The UK Home Office stated that Rudd had “carefully considered all relevant matters” before ruling:

[Love] has been charged with various computer hacking offences which included targeting US military and federal government agencies.

The case drew parallels to that of Gary McKinnon, a British hacker whose extradition to the US was blocked by Theresa May in 2012, as the home secretary at the time.

Love’s legal battle with the ruling garnered support from The Courage Foundation, whose acting director Sarah Harrison stated:

The US has ruthlessly persecuted hackers and digital activists for years, and nobody expects that to improve under President Trump. Theresa May set a good example by protecting Gary McKinnon back in 2012. For a home secretary in her government now to willingly send a brilliant and vulnerable UK citizen to Donald Trump’s America beggars belief.

Love was bailed earlier this year in June when US prosecutors were already doing plenty to extradite him stateside.

Lori’s alleged hacking endeavors were a part of #Oplastresort, an operation by Anonymous, the global hacktivist collective. This particular operation was in response to the treatment endured by Aaron Swartz a prominent programmer and hacktivist. Swartz faced 35 years In prison, asset forfeiture and a million dollars in fines with two counts of wire fraud. Swartz committed suicide for his alleged computer crimes.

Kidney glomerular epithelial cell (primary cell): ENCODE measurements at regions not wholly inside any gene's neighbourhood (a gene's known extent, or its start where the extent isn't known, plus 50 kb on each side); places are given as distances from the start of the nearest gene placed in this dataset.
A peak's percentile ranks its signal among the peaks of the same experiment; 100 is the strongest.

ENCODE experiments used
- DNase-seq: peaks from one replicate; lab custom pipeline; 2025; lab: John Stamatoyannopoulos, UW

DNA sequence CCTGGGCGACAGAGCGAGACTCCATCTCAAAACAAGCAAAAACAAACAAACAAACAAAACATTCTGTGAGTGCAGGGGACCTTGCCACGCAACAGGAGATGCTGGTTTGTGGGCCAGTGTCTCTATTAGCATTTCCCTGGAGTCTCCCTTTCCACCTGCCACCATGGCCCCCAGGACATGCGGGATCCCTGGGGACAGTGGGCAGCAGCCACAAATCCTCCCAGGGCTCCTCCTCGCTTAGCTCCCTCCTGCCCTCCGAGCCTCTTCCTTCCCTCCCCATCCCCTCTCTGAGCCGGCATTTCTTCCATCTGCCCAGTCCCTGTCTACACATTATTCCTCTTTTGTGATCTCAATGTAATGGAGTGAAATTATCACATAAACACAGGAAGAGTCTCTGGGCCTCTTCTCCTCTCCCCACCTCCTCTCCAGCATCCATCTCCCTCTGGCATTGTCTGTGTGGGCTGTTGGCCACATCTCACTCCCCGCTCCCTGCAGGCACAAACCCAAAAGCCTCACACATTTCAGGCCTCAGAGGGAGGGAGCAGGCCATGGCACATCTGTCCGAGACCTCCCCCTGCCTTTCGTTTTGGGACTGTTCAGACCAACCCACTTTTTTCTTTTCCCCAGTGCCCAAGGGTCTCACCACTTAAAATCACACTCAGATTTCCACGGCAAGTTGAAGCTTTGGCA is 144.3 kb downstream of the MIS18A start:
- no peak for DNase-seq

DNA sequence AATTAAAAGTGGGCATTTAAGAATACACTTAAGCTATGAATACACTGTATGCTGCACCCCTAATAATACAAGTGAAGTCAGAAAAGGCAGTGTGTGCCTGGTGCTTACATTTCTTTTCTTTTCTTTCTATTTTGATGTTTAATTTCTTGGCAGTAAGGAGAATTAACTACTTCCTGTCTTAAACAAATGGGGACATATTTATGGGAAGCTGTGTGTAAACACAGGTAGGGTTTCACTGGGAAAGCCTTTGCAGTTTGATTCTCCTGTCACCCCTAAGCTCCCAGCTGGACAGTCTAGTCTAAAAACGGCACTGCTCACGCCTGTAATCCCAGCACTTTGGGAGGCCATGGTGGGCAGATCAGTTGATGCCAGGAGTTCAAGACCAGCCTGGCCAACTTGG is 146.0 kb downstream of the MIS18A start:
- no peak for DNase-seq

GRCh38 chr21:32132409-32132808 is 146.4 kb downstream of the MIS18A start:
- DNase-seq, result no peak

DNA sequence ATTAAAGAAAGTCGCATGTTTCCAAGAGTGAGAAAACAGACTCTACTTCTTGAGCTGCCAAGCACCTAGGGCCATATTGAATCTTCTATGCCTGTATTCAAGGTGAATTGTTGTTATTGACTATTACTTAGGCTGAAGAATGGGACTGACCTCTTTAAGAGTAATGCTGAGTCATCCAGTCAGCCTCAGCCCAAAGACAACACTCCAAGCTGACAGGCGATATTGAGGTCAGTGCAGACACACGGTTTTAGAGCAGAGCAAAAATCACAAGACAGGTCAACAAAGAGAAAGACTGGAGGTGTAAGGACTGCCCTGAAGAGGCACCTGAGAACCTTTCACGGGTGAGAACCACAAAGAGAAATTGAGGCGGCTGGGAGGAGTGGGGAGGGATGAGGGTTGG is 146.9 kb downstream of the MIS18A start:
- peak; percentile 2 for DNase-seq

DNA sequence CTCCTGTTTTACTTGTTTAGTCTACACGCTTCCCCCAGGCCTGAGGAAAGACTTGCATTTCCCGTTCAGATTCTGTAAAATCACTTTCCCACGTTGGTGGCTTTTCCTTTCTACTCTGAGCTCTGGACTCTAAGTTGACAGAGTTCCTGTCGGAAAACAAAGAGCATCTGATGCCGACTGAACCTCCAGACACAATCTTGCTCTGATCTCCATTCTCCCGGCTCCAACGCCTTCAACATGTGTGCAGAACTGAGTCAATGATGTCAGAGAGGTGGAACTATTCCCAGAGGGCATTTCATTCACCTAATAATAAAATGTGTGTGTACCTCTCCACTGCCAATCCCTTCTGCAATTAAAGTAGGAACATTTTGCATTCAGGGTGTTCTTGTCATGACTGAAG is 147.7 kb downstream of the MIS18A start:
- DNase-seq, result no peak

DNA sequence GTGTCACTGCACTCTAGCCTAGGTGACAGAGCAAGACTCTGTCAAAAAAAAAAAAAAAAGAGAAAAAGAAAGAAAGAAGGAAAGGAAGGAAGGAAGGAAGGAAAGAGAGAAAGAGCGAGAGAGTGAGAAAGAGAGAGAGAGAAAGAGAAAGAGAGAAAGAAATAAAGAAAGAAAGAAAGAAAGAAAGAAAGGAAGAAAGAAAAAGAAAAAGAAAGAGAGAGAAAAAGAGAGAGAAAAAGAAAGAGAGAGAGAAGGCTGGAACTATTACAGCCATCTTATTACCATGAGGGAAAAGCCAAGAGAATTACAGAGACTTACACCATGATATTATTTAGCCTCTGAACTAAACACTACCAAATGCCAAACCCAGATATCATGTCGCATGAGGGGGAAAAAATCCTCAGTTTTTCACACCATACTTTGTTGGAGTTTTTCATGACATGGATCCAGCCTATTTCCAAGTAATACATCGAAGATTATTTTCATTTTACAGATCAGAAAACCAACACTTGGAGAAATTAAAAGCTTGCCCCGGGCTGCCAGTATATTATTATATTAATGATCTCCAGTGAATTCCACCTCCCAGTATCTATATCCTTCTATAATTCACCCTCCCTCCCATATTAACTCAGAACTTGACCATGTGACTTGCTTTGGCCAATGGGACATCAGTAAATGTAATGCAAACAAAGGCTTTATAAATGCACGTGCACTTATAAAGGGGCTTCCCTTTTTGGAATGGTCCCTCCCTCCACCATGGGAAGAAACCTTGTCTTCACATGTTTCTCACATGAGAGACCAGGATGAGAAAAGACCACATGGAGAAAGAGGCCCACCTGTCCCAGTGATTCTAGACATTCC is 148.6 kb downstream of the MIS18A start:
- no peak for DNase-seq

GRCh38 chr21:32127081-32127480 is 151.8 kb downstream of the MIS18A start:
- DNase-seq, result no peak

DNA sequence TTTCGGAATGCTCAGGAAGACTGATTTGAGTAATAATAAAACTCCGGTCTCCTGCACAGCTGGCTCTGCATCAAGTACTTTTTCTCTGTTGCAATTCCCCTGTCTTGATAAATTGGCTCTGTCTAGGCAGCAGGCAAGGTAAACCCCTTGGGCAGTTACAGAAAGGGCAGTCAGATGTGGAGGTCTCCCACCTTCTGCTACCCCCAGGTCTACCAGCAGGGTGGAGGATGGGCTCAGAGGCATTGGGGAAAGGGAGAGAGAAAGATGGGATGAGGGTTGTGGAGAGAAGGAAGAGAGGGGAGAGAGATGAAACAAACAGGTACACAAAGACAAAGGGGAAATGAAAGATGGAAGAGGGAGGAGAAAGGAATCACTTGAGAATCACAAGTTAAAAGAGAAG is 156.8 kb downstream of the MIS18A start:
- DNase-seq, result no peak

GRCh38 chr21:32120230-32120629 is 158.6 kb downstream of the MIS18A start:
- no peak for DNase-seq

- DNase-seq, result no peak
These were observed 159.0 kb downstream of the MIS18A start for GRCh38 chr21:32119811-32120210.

Love’s legal defense is certain to bring up the unfortunate series of events that led to Swartz committing suicide under the threat of persecution. Love has 14 days to appeal against Rudd’s order and will almost certainly do so.

Images from YouTube/AP.

Important: Never invest (trade with) money you can't afford to comfortably lose. Always do your own research and due diligence before placing a trade. Read our Terms & Conditions here. Trade recommendations and analysis are written by our analysts which might have different opinions. Read my 6 Golden Steps to Financial Freedom here. Best regards, Jonas Borchgrevink.

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4 stars on average, based on 1 rated postsSamburaj is the contributing editor at Hacked and keeps tabs on science, technology and cyber security.




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WikiLeaks: Podesta Received E-mails On Extraterrestrial Disclosure

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While most fallout from the Podesta emails has been political, there are extraterrestrial implications for some of the e-mails released by whistleblower source WikiLeaks. 

An email on behalf of Apollo astronaut Dr. Edgar Mitchell to Clinton campaign chairman John Podesta turned up in the recent data dumps. The email was sent by Rebecca Wright of the Institute of Exoconsciousness. 

Mitchell requested in an email dated July 29, 2014 to meet with President Barack Obama to discuss extraterrestrial disclosure, but was partially rebuffed.